Two film recommendations from Robert K. Johnston, professor of theology and culture at Fuller Theological Seminary.
The Way I See It, directed and produced by Dawn Porter (Focus Features, 2020, 100 minutes)
THIS DOCUMENTARY OFFERS A LOOK AT two iconic presidents, Barack Obama and Ronald Reagan, as seen through the eyes of White House photographer Pete Souza. We watch Souza being “a fly on the wall,” always present but largely unnoticed, as the presidents go about their lives, whether at work or at play. It is photojournalism at its best, showing the human emotion of these men. As one reviewer writes, “expect to be moved to tears” as you relive “the memories of dignity that once piloted the country.”
Hosea, written and directed by Ryan Daniel Dobson (Hosea Productions, 2019, 90 minutes)
THIS FILM, CREATED BY A 39-YEAR-OLD actor with a theology degree from Southern Nazarene University and filmed in Oklahoma City, retells a story from the Hebrew scriptures. It explores the life of Hosea’s wife, Gomer, and asks viewers to put themselves in her shoes. Powerful and heartfelt, the film inspires discussions about love, redemption, and identity. (The film explores sexual abuse, mental illness, and self-harm and is rated R.)
How to Lead When You Don’t Know Where You’re Going: Leading in a Liminal Season, by Susan Beaumont (Rowman & Littlefield, 2019, $28).
CONSULTANT, COACH, AND SPIRITUAL director Susan Beaumont has worked with hundreds of congregations and denominational bodies on issues such as strategic planning, board development, performance management, and staff team design. She has taken the insights she’s gleaned throughout her career and written a book tailor-made for leaders of institutions that are facing an uncertain future — in other words, a book for practically every leader right now.
“You won’t find five easy steps or three simple solutions to anything,” she writes in the preface. “Rather, you will be invited to stand firm in a disoriented state, learn from your mistakes, and lead despite your confusion.”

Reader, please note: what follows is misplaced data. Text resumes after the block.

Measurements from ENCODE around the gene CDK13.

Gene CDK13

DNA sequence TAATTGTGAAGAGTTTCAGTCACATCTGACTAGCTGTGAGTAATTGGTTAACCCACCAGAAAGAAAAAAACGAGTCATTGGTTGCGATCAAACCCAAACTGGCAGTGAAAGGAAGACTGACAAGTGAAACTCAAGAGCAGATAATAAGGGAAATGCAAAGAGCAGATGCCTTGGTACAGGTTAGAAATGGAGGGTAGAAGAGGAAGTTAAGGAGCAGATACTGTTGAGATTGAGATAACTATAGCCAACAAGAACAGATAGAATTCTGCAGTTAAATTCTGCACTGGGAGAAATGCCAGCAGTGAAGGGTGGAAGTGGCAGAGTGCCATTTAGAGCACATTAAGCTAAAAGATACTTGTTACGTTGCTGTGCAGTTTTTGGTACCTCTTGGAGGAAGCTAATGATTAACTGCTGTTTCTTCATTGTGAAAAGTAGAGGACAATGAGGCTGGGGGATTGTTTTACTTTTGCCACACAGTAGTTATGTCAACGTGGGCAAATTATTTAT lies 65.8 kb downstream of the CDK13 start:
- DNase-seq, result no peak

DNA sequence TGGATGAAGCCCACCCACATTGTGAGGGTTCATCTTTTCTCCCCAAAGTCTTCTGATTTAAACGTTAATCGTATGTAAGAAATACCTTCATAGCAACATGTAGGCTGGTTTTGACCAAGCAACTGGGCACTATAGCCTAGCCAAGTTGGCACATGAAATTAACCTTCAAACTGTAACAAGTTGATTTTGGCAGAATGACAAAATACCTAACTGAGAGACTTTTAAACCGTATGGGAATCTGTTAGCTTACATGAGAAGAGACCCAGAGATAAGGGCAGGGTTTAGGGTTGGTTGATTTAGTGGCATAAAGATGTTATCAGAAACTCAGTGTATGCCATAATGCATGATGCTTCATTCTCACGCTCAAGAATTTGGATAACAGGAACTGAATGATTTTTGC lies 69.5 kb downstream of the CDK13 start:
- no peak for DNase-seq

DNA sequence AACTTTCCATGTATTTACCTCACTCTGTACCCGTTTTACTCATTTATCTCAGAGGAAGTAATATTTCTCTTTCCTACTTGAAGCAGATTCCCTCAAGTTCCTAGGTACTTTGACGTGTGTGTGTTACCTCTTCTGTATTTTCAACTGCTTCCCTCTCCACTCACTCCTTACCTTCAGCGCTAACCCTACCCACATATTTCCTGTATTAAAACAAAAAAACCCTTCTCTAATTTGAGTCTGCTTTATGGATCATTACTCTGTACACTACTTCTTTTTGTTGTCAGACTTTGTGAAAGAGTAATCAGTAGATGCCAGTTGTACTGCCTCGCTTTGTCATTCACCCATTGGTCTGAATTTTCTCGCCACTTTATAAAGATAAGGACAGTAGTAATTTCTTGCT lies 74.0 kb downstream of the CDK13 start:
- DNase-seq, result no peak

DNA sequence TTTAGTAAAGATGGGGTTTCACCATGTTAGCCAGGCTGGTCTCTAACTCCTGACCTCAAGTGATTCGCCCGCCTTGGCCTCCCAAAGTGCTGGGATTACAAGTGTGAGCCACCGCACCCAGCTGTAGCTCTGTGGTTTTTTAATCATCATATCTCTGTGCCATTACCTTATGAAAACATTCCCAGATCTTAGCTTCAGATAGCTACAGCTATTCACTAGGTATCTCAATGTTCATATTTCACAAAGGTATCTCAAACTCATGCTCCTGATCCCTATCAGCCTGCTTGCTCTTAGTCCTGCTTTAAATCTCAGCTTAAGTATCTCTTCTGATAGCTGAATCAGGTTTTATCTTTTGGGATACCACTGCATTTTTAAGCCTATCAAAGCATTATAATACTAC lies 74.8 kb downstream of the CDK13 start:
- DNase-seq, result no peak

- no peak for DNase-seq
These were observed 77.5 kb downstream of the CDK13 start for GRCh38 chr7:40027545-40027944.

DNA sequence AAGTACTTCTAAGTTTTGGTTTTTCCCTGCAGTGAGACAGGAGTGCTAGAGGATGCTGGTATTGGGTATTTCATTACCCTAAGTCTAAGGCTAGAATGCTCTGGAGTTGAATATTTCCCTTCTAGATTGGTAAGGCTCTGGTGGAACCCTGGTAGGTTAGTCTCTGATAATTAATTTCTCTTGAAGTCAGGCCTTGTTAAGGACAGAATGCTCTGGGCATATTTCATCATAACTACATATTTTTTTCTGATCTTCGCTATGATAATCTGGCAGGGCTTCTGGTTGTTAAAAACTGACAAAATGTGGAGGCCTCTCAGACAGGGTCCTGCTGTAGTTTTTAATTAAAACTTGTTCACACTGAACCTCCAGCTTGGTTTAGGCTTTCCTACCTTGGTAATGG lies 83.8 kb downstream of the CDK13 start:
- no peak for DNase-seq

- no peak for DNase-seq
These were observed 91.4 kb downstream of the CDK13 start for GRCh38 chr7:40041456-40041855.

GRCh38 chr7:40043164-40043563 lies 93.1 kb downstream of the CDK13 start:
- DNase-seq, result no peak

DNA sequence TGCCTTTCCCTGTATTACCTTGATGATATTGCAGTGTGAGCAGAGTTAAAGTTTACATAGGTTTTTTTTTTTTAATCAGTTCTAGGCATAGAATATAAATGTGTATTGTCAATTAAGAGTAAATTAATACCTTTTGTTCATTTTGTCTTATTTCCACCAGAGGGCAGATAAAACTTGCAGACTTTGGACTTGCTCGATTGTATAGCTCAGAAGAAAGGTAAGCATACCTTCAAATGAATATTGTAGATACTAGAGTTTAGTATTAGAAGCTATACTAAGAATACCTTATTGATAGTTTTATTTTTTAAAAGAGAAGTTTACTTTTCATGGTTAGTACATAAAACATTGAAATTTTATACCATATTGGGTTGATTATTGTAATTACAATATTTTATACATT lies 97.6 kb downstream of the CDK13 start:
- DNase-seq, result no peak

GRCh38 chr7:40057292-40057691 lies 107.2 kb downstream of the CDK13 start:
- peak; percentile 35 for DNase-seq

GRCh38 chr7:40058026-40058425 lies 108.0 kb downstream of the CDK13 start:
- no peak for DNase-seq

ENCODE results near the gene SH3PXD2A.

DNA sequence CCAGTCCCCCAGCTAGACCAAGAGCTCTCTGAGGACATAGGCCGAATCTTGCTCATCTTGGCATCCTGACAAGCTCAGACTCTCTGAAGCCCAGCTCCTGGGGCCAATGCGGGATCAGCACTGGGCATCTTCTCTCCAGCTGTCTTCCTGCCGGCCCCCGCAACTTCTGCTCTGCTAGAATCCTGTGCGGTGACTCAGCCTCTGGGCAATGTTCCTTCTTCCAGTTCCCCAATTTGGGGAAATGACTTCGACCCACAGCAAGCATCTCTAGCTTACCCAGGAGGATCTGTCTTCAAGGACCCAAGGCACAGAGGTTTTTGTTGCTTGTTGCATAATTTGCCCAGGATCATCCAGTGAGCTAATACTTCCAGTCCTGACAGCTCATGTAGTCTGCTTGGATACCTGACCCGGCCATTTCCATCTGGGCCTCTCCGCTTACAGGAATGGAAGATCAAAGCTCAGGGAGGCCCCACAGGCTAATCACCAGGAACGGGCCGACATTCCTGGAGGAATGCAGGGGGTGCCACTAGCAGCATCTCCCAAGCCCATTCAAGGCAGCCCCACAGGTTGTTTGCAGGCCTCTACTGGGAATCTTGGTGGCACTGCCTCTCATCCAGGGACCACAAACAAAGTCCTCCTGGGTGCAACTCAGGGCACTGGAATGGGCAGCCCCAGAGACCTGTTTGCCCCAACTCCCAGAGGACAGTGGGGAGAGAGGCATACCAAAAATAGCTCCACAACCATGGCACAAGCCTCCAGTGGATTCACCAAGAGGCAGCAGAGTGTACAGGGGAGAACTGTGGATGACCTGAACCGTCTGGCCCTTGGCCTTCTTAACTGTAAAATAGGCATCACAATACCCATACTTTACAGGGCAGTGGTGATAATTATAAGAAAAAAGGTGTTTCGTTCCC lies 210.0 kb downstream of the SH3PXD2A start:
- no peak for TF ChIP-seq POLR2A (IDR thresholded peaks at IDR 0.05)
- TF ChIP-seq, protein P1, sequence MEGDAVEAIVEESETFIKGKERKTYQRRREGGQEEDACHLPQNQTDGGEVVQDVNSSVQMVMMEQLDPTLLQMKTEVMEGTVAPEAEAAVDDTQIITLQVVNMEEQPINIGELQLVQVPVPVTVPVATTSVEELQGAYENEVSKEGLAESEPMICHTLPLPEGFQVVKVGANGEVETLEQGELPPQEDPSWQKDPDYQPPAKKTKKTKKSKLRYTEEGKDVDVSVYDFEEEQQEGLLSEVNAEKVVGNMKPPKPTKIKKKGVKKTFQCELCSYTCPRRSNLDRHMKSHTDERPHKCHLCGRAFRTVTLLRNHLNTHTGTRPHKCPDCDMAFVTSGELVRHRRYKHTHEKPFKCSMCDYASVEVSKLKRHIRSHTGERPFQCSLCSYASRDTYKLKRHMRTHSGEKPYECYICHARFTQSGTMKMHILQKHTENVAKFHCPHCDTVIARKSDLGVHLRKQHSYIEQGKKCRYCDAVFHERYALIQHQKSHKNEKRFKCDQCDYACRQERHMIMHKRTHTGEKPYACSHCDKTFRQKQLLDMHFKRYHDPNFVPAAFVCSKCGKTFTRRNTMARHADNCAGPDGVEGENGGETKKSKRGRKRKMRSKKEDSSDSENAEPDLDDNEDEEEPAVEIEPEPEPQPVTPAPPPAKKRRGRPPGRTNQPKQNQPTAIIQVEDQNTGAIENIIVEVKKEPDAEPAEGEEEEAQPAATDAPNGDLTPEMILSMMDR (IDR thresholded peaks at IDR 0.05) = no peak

Using fictionalized cases of congregations and leaders as illustrations, Beaumont addresses how leaders can best lead when their institutions are in a “liminal state” — a state of transition, ambiguity, and disorientation between “something that has ended and something else that is not yet ready to begin.” She covers topics such as how to hold steady in the midst of unknowing and how to tend to the soul of the institution. She considers the challenge of communal discernment in times of uncertainty and anxiety, the importance of shaping institutional memory and clarifying purpose, and the promise of eventual emergence from the liminal state into something new.
Anchored in the Current: Discovering Howard Thurman as Educator, Activist, Guide, and Prophet, edited by Gregory C. Ellison II (Westminster John Knox Press, 2020, $30).
FOR READERS UNFAMILIAR WITH Howard Thurman, this book provides an introduction to the 20th-century religious trailblazer. We learn about his childhood in Florida, his first pastorate in Ohio, his celebrated preaching, his meeting with Gandhi, and his cofounding of the first fully interracial religious congregation in the United States. We also learn about his academic work at Howard University and Boston University, where a new generation of leaders, including Martin Luther King Jr. and Barbara Jordan, was formed and informed by Thurman before his retirement in 1965.
For readers already familiar with Thurman’s story, this volume provides something more: reflections from a “cadre of luminaries,” brought together by Gregory C. Ellison II, associate professor of pastoral care and counseling at Candler School of Theology, to share how Thurman’s wisdom has informed their own work. Barbara Brown Taylor and Parker J. Palmer consider Thurman as vocational anchor; Walter Earl Fluker and Shively T.J. Smith see Thurman as anchor for educators; Marian Wright Edelman, Starsky D. Wilson, and Liza J. Rankow consider him as anchor for activists; and Luke A. Powery, Patrick D. Clayborn, Tyler Ho-Yin Sit, and Luther E. Smith write about him as spiritual anchor. These luminaries and others succeed in sharing stories that illustrate Thurman’s significant, enduring influence.
What are you watching? Do you have a film to recommend? Drop us a note at firstname.lastname@example.org.
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